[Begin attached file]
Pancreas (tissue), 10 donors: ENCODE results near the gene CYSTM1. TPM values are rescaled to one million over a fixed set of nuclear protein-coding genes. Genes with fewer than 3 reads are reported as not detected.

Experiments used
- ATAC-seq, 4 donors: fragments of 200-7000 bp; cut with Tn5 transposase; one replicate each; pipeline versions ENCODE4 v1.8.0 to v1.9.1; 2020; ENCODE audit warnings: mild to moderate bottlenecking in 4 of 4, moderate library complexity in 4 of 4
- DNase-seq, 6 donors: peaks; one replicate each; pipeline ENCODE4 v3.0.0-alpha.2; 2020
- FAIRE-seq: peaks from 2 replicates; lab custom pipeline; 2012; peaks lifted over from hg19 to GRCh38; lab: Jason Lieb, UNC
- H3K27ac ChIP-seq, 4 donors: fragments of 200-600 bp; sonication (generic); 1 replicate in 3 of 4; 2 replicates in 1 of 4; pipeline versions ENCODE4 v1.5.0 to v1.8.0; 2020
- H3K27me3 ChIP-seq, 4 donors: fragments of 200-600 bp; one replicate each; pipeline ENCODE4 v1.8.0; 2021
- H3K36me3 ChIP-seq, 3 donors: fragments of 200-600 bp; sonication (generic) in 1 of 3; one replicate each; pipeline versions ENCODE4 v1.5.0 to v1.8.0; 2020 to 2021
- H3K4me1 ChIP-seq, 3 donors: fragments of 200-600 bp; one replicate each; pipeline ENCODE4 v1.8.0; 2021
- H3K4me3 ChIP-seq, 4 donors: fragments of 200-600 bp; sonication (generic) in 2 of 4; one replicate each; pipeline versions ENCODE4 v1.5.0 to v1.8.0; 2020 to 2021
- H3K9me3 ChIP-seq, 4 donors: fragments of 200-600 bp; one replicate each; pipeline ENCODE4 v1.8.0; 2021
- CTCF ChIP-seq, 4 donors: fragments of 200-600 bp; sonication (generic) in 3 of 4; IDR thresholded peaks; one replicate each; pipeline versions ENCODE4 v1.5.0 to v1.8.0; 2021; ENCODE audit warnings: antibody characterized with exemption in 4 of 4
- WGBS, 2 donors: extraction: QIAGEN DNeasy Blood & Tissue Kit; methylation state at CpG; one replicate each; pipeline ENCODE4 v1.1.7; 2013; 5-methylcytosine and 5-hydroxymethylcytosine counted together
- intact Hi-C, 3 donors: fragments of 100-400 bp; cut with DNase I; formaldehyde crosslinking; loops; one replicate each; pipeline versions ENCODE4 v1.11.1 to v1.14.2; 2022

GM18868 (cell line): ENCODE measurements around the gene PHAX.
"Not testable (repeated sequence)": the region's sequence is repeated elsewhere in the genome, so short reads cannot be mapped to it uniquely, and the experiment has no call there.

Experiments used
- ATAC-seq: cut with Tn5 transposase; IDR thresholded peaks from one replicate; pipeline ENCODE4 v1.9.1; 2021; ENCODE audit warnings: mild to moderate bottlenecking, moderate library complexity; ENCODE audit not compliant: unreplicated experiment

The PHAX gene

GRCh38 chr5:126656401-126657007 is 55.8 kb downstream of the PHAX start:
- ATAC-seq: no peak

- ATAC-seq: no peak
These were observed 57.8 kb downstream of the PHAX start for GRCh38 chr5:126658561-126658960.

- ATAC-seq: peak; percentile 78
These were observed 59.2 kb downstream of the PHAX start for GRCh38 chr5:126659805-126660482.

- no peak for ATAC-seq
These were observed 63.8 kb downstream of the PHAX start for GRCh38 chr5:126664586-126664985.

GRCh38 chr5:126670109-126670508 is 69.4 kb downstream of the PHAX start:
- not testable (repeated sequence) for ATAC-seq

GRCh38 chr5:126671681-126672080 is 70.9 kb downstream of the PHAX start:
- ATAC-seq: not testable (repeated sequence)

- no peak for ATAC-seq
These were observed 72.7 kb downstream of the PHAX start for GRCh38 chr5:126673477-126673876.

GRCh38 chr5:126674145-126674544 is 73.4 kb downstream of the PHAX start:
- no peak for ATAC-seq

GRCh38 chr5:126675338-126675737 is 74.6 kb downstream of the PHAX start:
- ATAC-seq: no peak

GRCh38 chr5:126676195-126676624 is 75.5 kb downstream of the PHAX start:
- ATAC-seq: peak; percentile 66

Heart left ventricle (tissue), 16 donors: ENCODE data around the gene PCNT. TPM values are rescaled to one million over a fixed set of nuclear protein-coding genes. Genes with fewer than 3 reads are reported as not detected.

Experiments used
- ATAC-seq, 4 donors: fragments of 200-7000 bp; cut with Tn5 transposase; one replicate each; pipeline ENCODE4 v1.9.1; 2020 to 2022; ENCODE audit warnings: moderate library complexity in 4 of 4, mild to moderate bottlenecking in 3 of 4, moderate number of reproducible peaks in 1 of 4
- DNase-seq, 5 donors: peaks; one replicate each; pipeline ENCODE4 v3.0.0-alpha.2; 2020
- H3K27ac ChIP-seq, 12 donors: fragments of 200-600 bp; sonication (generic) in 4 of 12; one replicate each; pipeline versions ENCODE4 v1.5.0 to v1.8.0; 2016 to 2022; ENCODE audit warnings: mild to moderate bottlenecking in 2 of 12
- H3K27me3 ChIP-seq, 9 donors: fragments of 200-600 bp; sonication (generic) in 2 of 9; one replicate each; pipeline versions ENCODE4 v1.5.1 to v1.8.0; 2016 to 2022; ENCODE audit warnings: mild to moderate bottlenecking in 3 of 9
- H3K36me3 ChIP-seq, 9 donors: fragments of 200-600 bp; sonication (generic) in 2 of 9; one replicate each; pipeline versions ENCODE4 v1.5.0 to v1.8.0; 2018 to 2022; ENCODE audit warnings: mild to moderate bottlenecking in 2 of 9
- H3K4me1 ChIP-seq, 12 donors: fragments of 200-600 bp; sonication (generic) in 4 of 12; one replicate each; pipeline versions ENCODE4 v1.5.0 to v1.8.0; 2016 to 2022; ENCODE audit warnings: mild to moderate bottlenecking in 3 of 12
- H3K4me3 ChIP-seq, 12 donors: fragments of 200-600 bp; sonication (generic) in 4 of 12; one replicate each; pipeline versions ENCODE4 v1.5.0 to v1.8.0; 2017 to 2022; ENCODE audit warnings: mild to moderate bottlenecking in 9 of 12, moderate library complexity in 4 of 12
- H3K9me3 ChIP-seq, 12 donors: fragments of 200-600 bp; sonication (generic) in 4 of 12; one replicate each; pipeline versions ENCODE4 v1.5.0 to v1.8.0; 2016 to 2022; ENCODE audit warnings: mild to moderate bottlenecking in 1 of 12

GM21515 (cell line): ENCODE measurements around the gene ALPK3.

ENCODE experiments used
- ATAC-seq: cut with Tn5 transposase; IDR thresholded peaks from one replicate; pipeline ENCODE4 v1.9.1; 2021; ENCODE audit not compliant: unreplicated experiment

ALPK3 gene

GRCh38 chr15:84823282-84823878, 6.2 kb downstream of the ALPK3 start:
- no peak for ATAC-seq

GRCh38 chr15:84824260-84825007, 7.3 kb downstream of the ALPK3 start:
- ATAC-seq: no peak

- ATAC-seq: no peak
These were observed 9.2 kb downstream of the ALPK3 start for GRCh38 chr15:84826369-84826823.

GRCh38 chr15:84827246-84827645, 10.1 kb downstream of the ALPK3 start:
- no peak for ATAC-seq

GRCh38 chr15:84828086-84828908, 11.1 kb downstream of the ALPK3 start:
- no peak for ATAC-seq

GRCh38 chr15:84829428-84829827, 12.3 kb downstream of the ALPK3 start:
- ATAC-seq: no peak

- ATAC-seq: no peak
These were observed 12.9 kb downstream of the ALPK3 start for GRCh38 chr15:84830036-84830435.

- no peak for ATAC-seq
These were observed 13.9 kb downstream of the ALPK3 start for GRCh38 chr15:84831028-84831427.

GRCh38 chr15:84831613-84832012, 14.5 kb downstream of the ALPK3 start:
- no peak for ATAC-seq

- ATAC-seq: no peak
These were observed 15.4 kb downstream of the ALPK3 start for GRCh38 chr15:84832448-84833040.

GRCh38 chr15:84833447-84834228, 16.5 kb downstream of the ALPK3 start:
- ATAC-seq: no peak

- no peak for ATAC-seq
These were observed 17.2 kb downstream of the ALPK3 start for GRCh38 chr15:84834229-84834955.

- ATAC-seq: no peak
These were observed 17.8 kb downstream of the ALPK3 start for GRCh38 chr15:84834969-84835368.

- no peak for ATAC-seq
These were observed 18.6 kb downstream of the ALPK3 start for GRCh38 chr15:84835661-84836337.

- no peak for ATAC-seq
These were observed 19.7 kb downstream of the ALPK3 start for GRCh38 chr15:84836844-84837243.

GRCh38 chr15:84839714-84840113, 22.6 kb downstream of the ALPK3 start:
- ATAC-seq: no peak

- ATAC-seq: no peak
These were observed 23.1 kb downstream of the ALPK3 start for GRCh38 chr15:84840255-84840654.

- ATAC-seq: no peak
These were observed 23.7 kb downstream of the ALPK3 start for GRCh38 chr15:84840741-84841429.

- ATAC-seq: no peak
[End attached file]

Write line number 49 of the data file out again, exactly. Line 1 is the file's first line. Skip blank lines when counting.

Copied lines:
- H3K9me3 ChIP-seq, 12 donors: fragments of 200-600 bp; sonication (generic) in 4 of 12; one replicate each; pipeline versions ENCODE4 v1.5.0 to v1.8.0; 2016 to 2022; ENCODE audit warnings: mild to moderate bottlenecking in 1 of 12